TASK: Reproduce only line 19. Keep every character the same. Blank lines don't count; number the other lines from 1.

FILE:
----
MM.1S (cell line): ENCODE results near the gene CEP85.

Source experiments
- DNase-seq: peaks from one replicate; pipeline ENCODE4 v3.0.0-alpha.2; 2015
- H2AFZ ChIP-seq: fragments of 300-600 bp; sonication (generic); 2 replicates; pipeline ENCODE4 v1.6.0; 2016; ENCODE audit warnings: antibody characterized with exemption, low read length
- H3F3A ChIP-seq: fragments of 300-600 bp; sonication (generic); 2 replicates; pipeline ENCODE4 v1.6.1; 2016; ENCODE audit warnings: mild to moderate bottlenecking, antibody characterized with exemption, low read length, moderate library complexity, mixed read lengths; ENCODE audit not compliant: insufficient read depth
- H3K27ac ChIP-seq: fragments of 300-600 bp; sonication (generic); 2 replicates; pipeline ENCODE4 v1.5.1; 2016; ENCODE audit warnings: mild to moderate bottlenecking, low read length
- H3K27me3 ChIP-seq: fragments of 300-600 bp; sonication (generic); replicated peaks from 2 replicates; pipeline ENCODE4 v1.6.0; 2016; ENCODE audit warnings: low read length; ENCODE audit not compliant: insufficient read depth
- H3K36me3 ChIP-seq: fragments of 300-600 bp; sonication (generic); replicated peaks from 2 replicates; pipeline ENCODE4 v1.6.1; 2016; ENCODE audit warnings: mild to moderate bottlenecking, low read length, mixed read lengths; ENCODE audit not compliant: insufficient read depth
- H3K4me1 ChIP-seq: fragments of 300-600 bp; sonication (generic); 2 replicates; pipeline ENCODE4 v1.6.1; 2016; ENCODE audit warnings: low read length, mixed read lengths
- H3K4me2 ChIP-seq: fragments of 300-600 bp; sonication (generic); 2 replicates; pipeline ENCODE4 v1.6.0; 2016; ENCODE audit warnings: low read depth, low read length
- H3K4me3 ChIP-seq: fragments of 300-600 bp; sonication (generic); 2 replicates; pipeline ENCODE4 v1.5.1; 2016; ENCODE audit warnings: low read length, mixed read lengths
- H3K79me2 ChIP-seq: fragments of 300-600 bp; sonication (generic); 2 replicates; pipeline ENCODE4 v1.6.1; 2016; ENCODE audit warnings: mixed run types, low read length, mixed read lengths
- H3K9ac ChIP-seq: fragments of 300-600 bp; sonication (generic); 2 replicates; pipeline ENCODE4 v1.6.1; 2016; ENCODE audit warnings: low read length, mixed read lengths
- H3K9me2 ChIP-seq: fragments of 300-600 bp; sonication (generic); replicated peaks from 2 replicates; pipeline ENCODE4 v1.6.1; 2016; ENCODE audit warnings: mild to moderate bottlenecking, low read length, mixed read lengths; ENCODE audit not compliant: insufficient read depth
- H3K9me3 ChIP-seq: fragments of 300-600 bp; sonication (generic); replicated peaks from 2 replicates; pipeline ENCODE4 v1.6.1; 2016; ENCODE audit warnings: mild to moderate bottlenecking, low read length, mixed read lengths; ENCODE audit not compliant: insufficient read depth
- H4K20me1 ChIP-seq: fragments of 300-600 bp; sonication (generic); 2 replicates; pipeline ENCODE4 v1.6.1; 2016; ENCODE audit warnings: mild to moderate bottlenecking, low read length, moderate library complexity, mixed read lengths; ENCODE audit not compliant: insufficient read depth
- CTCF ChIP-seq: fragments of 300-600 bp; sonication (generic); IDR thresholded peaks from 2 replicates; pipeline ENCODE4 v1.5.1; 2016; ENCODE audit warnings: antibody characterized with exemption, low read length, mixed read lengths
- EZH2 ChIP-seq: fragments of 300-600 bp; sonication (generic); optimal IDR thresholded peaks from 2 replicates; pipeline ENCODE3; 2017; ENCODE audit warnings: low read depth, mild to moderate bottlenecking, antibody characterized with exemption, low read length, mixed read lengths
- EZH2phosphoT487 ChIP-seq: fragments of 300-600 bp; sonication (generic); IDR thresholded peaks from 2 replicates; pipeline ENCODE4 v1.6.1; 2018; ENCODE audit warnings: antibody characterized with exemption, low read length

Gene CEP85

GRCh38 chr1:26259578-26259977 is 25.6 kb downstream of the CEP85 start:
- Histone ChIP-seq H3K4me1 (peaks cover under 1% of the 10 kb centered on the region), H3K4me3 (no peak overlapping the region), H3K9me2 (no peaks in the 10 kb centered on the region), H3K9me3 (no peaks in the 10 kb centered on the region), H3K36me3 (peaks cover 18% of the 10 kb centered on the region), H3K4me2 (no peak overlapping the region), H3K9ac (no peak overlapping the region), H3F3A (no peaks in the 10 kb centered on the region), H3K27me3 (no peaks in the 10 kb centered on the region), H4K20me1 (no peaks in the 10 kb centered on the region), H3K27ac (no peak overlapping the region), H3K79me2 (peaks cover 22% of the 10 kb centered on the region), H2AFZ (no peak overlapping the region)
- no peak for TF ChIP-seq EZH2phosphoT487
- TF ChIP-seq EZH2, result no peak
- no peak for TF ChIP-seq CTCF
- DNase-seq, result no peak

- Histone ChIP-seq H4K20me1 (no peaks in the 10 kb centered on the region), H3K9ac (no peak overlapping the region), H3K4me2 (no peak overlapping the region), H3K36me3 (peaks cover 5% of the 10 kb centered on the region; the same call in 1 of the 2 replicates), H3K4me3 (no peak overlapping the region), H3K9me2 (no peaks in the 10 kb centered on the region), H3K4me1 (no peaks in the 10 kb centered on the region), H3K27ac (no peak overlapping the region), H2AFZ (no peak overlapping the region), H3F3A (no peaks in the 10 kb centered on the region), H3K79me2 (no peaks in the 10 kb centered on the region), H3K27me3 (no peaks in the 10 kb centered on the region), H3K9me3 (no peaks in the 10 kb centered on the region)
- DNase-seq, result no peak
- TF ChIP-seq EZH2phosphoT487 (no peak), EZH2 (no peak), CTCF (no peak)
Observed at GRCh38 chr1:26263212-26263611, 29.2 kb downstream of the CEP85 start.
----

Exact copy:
- EZH2phosphoT487 ChIP-seq: fragments of 300-600 bp; sonication (generic); IDR thresholded peaks from 2 replicates; pipeline ENCODE4 v1.6.1; 2018; ENCODE audit warnings: antibody characterized with exemption, low read length